· Check food storage areas including fridges and freezers and remove out-of-date food – if fridge or freezer temperatures change don’t forget to record it in your SFBB diary.
· Ensure cleaning equipment is appropriate for use – you need a child friendly, non-tainting spray for surfaces (check you know how long to leave it before wiping) and lots of cloths so they can be washed regularly.
· Review waste disposal facilities and think about where nappies are disposed of during the day – you should risk assess regularly (this does not need to be in writing) to ensure you are following best practice procedures.
· If washing machines are kept in the kitchen consider how you keep surfaces clean from cross contamination of dirty washing – your inspector understands that you live and work from your home but they might want to discuss how you keep the kitchen clean with you.
· Consider when and why you might wear gloves and be ready to talk to your environmental health officer about this.
· Check how raw and cooked foods are separated in the kitchen and fridge – best practice advice is in the ‘food storage’ section to you SFBB for childminders pack.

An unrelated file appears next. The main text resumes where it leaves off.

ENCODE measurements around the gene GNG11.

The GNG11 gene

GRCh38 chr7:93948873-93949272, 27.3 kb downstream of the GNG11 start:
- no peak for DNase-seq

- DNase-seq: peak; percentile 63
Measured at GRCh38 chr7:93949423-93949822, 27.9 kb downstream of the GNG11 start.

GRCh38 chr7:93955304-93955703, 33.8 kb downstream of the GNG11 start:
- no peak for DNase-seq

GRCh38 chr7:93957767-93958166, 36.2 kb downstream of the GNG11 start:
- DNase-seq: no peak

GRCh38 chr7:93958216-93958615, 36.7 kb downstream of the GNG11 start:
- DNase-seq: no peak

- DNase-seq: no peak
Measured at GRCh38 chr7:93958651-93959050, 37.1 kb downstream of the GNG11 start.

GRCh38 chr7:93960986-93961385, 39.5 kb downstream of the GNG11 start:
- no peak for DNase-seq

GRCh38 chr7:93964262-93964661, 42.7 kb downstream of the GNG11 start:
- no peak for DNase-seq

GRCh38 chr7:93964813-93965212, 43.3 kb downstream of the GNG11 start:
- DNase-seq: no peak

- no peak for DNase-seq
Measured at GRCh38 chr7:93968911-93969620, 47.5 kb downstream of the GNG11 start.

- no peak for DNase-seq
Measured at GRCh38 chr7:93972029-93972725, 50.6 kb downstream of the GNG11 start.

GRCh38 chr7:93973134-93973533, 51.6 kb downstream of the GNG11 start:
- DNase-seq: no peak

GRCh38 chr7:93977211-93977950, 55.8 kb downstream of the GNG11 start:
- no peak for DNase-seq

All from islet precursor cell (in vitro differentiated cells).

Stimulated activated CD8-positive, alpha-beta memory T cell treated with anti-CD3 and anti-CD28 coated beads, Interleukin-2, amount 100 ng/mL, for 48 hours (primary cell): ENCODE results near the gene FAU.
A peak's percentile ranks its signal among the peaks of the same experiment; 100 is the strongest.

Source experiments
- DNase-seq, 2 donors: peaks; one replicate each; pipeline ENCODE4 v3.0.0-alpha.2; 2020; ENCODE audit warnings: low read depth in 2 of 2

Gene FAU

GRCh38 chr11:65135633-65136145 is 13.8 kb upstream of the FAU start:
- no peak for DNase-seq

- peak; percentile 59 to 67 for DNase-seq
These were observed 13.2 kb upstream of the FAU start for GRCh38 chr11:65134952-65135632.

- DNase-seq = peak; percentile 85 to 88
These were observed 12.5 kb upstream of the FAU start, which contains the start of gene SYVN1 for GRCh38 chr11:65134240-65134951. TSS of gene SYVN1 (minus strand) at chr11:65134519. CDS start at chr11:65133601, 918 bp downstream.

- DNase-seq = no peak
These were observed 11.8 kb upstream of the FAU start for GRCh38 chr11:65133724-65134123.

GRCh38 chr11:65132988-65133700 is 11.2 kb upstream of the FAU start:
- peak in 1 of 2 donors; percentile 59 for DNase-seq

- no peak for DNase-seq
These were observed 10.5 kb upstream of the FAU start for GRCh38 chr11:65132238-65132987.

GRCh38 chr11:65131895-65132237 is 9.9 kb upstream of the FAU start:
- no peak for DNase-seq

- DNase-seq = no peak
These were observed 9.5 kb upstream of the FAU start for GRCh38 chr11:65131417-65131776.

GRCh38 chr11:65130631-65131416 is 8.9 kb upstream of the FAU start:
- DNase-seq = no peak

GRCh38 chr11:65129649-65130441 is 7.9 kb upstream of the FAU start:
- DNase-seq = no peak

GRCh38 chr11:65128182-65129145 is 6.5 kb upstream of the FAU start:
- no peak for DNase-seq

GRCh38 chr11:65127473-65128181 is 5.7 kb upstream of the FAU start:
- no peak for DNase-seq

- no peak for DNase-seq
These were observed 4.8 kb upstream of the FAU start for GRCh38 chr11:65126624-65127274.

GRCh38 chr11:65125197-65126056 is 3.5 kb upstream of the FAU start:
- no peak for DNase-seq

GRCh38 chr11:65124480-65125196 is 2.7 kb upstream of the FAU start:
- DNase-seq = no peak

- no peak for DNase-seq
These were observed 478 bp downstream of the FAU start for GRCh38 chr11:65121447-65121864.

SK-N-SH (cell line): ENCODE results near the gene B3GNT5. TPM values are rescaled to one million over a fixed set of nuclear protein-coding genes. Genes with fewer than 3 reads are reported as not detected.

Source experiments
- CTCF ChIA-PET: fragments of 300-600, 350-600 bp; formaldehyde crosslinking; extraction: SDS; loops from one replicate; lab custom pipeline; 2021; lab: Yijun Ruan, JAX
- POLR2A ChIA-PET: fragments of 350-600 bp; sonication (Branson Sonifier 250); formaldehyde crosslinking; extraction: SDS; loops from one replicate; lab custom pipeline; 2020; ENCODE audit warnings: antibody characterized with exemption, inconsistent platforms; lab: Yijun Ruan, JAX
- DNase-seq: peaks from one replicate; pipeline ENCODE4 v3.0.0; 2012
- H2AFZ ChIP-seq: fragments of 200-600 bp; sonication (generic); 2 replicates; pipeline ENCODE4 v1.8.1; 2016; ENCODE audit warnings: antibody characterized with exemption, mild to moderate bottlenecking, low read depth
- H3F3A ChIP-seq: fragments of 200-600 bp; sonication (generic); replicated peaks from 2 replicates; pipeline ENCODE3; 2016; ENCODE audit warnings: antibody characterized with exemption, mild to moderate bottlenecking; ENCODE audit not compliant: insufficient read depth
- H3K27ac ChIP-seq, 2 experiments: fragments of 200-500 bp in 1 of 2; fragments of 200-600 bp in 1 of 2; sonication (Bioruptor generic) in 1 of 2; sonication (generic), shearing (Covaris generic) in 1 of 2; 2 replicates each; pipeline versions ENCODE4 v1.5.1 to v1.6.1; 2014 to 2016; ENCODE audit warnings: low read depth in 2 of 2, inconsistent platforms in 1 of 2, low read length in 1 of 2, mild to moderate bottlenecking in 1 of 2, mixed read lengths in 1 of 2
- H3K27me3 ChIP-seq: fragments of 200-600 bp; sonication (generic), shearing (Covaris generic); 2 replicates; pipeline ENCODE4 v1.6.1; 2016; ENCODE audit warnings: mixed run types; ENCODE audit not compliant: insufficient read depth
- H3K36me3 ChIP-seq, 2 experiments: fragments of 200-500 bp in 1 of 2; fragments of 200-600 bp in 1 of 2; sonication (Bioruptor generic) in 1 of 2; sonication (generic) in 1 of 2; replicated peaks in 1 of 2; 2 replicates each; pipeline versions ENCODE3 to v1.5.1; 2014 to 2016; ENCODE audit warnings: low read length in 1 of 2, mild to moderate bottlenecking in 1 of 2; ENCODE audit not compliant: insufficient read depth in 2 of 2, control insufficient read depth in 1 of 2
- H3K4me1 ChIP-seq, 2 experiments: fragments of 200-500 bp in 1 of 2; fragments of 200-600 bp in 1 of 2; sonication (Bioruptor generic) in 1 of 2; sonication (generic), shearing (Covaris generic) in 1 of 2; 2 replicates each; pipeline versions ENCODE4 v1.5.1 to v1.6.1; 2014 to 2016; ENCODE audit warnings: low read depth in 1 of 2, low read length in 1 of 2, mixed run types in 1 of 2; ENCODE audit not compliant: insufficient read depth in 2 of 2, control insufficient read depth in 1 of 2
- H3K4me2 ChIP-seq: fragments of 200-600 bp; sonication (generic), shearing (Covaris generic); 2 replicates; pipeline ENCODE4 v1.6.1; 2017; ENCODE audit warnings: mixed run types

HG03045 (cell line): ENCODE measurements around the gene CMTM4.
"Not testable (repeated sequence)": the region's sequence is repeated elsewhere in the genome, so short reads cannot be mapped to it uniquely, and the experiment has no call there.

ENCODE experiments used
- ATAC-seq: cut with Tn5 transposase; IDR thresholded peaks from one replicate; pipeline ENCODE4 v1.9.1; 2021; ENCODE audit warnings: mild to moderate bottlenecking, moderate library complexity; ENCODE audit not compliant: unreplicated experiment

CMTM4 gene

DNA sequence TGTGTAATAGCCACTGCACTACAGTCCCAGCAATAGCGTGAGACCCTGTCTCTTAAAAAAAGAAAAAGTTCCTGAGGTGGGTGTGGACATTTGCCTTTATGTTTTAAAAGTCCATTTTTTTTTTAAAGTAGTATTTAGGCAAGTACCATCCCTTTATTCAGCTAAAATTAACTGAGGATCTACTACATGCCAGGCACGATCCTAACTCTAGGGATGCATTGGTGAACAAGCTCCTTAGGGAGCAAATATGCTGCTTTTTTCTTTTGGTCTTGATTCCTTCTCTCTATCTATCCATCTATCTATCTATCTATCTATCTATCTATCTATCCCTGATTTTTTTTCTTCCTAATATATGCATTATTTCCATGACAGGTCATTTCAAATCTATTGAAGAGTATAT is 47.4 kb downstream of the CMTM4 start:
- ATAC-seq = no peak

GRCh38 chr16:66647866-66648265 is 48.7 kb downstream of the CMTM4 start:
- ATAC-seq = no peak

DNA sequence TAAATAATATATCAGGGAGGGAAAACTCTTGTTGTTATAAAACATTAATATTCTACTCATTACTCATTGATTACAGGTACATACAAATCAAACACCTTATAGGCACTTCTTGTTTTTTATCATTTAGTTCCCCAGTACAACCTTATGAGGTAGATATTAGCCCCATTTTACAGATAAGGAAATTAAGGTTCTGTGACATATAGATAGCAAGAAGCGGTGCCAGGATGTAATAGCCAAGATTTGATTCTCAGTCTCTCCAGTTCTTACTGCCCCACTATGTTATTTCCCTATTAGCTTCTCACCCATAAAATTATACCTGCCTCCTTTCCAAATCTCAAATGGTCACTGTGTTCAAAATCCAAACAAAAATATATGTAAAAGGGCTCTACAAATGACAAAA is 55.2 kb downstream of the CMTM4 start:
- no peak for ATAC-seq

· Find your food hygiene training certificate to share with your inspector - it is not a requirement of the EYFS to do this training but it is recommended.
Your Environmental Health Officer will –
- Show you identification
- Know the rules in SFBB for childminders – if they don’t know the rules or they ask you to do things that are not required in SFBB for childminders, be ready to challenge them by asking, ‘Can you show me where this is a requirement please’…
- Ask questions to check you know food hygiene rules for childminders.